The relationship between mental health and social media has received significant research and policy attention. However, there is little population-representative data about who social media users are which limits understanding of confounding factors between mental health and social media. Here we profile users of Facebook, Twitter, Instagram, Snapchat and YouTube from the Avon Longitudinal Study of Parents and Children population cohort (N = 4083). We provide estimates of demographics and mental health and well-being outcomes by platform. We find that users of different platforms and frequencies are not homogeneous. User groups differ primarily by sex and YouTube users are the most likely to have poorer mental health outcomes. Instagram and Snapchat users tend to have higher well-being than the other social media sites considered. Relationships between use-frequency and well-being differ depending on the specific well-being construct measured. The reproducibility of future research may be improved by stratifying by sex and being specific about the well-being constructs used.


The trails of data left online by our digital footprints are increasingly being used to measure and understand our health and well-being. Data sourced from social media platforms has been of particular interest given their potential to be used as a form of ‘natural’ observational data about anything from our voting intentions to symptoms of disease. There is not a single, widely agreed definition of the term ‘social media’1, but for the purposes of this study we understand it to be a broad category of internet-based platforms that allow for the exchange of user-generated content by ‘users’ of that platform2. Both the huge volumes of data available on such platforms, and their increasing uptake across the population3 have led to two main fields of interest in the intersections of social media and mental health. These are the prediction of mental health and well-being from our online data4 and, somewhat reciprocally, the influence of social media on our mental health, particularly in the case of children and young people5,6. These fields both ask fundamental questions about the mental health and well-being of social media users, to either understand the ways our mental health influences our social media behaviour, or how our social media behaviours influence our mental health.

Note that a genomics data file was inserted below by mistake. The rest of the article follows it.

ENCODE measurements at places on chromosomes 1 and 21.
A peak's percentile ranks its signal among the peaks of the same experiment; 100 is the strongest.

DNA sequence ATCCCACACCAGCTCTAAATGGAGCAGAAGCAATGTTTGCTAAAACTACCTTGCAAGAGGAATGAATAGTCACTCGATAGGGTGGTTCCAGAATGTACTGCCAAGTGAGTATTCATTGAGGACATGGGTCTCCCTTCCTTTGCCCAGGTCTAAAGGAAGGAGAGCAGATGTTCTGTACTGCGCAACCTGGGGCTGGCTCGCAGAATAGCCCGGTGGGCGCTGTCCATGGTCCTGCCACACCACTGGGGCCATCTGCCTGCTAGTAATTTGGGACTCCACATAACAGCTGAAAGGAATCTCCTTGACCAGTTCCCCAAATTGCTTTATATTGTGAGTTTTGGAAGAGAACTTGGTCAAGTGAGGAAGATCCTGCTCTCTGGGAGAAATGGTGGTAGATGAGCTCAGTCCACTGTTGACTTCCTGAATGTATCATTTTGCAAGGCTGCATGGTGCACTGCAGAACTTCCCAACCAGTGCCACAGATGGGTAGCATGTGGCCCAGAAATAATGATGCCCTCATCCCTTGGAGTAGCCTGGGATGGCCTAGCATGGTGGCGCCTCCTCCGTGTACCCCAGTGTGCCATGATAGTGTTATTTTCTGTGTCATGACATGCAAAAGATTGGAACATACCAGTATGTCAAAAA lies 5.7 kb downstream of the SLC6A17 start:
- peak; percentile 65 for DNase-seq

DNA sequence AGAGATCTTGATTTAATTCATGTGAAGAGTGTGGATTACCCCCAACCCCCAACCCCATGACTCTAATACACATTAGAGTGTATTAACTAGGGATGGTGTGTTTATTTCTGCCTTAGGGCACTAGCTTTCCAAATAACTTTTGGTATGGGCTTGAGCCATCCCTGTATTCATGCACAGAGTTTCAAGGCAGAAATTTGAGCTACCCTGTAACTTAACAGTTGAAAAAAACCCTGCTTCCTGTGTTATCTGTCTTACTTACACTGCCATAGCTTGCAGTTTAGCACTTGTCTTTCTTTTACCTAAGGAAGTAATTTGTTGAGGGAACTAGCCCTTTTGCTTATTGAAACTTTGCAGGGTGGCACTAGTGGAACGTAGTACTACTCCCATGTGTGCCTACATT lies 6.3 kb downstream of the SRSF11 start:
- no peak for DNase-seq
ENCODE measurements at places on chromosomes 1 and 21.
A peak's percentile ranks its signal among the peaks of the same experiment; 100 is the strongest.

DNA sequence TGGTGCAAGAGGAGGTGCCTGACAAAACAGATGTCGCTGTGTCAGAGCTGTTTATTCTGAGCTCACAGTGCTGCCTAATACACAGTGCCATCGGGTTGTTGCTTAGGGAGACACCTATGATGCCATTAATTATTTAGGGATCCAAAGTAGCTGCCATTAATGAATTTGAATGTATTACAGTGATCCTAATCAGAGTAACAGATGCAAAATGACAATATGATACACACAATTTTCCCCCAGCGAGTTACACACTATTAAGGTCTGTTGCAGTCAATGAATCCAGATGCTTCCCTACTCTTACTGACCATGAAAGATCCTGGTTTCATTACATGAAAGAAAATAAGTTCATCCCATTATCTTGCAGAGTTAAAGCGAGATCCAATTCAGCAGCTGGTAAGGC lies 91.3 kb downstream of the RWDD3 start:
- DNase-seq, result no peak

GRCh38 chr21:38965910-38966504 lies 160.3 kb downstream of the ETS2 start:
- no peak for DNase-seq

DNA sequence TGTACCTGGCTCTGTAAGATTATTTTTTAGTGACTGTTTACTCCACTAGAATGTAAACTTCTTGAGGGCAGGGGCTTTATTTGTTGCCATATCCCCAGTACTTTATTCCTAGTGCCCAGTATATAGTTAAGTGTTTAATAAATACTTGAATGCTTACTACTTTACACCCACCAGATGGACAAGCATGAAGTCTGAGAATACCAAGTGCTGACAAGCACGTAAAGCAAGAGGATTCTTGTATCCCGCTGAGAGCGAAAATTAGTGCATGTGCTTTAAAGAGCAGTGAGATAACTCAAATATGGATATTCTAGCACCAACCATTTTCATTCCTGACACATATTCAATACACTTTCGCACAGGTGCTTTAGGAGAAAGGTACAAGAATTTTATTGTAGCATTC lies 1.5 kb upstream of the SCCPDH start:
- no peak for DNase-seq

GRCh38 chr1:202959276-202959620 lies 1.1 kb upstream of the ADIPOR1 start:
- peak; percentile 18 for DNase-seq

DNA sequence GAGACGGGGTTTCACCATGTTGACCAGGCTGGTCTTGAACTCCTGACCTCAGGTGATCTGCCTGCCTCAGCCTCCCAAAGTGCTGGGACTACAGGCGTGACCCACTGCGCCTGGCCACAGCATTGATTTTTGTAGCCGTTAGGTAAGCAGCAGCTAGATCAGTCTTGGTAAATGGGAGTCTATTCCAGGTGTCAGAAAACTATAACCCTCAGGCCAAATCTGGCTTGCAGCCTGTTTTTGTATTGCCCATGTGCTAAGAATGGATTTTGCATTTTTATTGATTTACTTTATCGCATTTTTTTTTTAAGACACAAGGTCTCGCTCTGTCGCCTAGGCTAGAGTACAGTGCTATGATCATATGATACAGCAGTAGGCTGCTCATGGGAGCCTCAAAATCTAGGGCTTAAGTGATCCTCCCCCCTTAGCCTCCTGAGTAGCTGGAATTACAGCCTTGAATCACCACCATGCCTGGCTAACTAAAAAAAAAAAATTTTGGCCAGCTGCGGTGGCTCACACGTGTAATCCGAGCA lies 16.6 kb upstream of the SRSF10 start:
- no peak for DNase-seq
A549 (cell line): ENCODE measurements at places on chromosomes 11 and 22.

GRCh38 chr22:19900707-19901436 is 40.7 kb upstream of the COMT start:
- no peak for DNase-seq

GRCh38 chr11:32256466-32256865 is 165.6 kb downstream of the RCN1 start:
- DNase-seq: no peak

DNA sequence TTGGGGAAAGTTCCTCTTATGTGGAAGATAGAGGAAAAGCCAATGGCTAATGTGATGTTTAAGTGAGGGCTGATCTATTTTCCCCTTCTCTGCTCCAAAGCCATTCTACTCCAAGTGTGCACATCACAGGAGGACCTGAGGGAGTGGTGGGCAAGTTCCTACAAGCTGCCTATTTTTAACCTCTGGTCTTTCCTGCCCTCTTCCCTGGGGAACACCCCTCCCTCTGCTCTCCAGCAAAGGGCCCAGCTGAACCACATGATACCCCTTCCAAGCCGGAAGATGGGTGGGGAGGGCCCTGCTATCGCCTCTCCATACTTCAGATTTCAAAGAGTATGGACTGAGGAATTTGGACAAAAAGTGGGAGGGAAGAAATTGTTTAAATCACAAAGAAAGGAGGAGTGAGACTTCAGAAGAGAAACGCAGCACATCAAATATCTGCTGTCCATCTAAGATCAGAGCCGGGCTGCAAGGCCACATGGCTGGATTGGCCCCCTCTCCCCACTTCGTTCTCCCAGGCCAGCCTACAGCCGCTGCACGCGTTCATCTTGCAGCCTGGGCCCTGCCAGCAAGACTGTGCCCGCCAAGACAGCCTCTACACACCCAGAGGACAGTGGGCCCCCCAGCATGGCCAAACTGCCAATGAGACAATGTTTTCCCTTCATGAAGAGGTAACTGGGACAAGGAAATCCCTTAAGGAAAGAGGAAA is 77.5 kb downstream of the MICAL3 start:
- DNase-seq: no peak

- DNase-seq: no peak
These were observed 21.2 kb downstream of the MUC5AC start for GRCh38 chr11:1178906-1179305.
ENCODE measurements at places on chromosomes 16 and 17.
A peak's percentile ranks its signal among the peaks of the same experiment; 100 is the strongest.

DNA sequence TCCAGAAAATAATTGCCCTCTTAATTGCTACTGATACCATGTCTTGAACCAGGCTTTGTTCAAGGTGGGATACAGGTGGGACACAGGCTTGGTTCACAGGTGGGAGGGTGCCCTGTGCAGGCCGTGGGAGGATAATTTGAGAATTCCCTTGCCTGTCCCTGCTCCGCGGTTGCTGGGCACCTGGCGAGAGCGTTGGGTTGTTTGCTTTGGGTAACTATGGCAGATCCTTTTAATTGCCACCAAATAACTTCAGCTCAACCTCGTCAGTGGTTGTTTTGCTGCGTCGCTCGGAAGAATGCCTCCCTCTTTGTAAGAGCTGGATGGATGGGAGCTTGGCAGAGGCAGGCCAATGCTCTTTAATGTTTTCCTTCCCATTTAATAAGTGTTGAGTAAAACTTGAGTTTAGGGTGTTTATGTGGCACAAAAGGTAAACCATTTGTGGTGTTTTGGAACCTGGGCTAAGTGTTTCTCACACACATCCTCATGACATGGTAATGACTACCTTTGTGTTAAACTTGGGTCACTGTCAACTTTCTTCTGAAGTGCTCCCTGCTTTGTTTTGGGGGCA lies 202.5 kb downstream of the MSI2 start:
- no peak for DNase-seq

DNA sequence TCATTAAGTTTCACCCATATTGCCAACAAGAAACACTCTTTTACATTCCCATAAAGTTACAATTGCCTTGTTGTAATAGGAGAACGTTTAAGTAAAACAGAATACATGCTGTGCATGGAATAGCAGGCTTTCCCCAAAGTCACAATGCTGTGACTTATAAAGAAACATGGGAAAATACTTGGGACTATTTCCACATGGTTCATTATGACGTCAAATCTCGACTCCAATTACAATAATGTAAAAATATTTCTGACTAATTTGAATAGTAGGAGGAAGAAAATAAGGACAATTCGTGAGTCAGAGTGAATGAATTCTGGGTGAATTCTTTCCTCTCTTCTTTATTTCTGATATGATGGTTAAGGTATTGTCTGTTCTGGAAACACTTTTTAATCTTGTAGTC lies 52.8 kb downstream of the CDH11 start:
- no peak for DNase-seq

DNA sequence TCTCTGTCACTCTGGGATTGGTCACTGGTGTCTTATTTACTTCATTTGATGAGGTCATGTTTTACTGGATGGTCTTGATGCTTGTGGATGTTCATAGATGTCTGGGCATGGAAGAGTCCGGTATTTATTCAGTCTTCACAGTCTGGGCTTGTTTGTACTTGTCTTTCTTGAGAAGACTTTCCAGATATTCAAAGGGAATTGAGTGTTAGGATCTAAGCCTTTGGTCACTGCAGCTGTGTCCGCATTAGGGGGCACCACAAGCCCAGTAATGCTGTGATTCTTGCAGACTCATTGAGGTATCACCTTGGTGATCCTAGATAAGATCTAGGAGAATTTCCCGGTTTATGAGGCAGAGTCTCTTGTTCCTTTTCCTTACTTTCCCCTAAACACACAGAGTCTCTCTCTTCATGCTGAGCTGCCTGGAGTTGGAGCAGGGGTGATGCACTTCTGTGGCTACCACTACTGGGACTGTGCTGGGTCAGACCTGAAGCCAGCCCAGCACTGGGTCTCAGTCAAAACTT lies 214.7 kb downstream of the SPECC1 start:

Across both contexts a wide range of psychological outcomes have been studied, including predicting suicide at a population-level7 and individually8, mapping the influences of social media platforms on disordered eating9 and self-harm10, understanding the impacts of cyberbullying through social media platforms11,12, and even ethnographic research into online support networks13. As highlighted in a recent review which considered research on the relationship between social media use and well-being in adolescents14, there has tended to be an inherent assumption that social media is the cause of harm when examining the effect of social media on our health. However, recent investigations such as those by Orben and Przybylski15,16 and Appel and colleagues17 illustrate that the role of social media in causing harm may be over-estimated. It seems likely that there is some reciprocal relationship between mental health and social media, that requires longitudinal research studies to begin to understand the complexity, coupled with large representative samples to explore the heterogeneity18,19. Further, there is increasing attention on the role of within-person effects that see impact change between contexts20,21, as well as individual differences22. Meanwhile, attention has also been drawn to the comparative lack of investigation into the potential benefits of social media, such as access to peer support and the ability to readily connect with friends and family, or into the psychological well-being of social media users as opposed to focusing on pathology. Similarly, most psychological prediction tasks using social media focus on predicting illness rather than wellness

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